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Coronavirus Relief Talks



Coronavirus Relief Talks

House Speaker Nancy Pelosi (D – CA) and the Democrats have walked off the negotiation table. She said that coronavirus relief talks are dead unless the GOP agrees to a $2 trillion budget. In her weekly news conference, Pelosi said she doesn't know when talks will resume. She said: “I don’t know when they come with $2 trillion. When they're ready to do that, we'll sit down.” Asked why she thinks the GOP won't budge, she said she mistook them for “someone who gave a damn.” 

Pelosi: No $2 Trillion Budget, No Coronavirus Relief Talks

The deadlock in the latest coronavirus relief package stems from the budget. Democrats want a $3.4 trillion package, while Republicans preferred a $1 trillion cap. Pelosi offered to decrease their proposal to $2T if the GOP would raise their budget to the same amount. 

RELATED: Trump’s Four Executive Orders for Coronavirus

Talks further broke down between more disagreements in other areas. Both sides have not agreed on the amount for the second round of stimulus checks for Americans. The matter of unemployment aid remains unresolved. Equally open-ended were stated calls for more funds, as well as budgets for reopening schools.

White House Firm 

The White House is firm in the $1 trillion camps. Treasury Secretary Steve Mnuchin called the $2 trillion price tag “a non-starter.” He said that the additional $1 trillion for state and local governments is absurd. He added that states and cities already have plenty of cash. White House economic adviser Larry Kudlow remarked talks are at a “stalemate.” He said that “the Speaker wants a $2 trillion commitment from us. We're not going to give it. Kudlow added that Democrats have “too many tasks on their side that…don't have anything to do with COVID…” 

By Thursday, the Senate adjourned with no progress in the talks. Senate Majority Leader Mitch McConnell (R-Ky.) kept the chamber in session this week, despite the fact the Senate was already in recess. This week's session was a last-ditch effort to get an agreement. Without any fresh developments, Senators proceeded with their recess. They followed House members who already left town and aren't expected to return until Sept. 14.

McConnell accused Democrats of negotiating in bad faith. He noted that Democrats hold an agreement “hostage” while they pretend to negotiate. The senator warned that “voters are watching,” and the country knows what he's talking about. “I’m talking about the absurd issues which the Democrats have turned into sticking points,” he said.  

Executive Orders

Without any deals, President Donald Trump's executive orders appear as the only action. Sen. Chuck Grassley (R-IA) said that only Trump's orders would be available by September. He said that “this is all you’re going to see until Congress gets back into session after Labor Day.” Trump issued a series of orders earlier this week aimed to provide Americans with relief. These include the resumption of the unemployment insurance, which expired last July 31. Reduced from $600 to $400, the financial aid would be borne by both federal and state governments 75%-25%. The President also ordered the temporary suspension of the payroll tax. Moratoriums were also requested for student loan payments and evictions from rented homes.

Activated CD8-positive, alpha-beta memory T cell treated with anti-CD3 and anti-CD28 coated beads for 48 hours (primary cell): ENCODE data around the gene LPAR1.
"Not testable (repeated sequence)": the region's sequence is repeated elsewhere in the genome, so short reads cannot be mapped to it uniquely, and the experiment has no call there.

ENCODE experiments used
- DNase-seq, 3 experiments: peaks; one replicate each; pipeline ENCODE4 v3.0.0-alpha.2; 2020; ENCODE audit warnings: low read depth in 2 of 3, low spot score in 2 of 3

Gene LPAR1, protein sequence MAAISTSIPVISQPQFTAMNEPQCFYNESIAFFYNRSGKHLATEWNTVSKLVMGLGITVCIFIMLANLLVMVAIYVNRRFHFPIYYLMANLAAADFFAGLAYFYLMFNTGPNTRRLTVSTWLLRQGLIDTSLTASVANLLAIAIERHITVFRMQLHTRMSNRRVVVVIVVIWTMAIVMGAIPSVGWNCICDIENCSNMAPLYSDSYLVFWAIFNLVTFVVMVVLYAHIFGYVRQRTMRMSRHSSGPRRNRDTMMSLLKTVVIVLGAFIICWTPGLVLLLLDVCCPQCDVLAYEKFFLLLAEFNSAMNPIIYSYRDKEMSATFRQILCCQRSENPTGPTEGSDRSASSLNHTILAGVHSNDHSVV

The orders will face some legal challenges when implemented. Congress controls the purse for any new projects and approves any budget diversions. If ever, the President will shrug his shoulders and say that at least he did something. He is almost daring opponents to stop his orders and deprive Americans of help. Trump remarked: “If we get sued, it's [from] somebody that doesn't want people to get money. And that's not going to be a very popular thing.” 

With time running out for a new deal, Americans are getting angrier by the minute. Coronavirus outbreaks are still happening, but promised relief packages are nowhere in sight. Both parties seem OK to suspend talks out of their principles. But it's American folk who suffer in the meantime.  

In the end, President Trump may get the last laugh out of this. His orders may have some legal issues, but with Congress acting like brats, his plan may be the only relief on the table. The more Dems and Republicans butt heads over the budget, the more popular Trump's orders will be. Come November, you'll be hearing a lot of people saying “at least he did something.”

Watch this as Pelosi discusses latest coronavirus relief negotiations:

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Should Republicans act the better folk and meet Pelosi and the Democrats halfway? Or will doing so invite future trouble by giving more than what is necessary? If they get excuses instead of results, expect a strong response at the polls. Let us know what you think in the comments section below.

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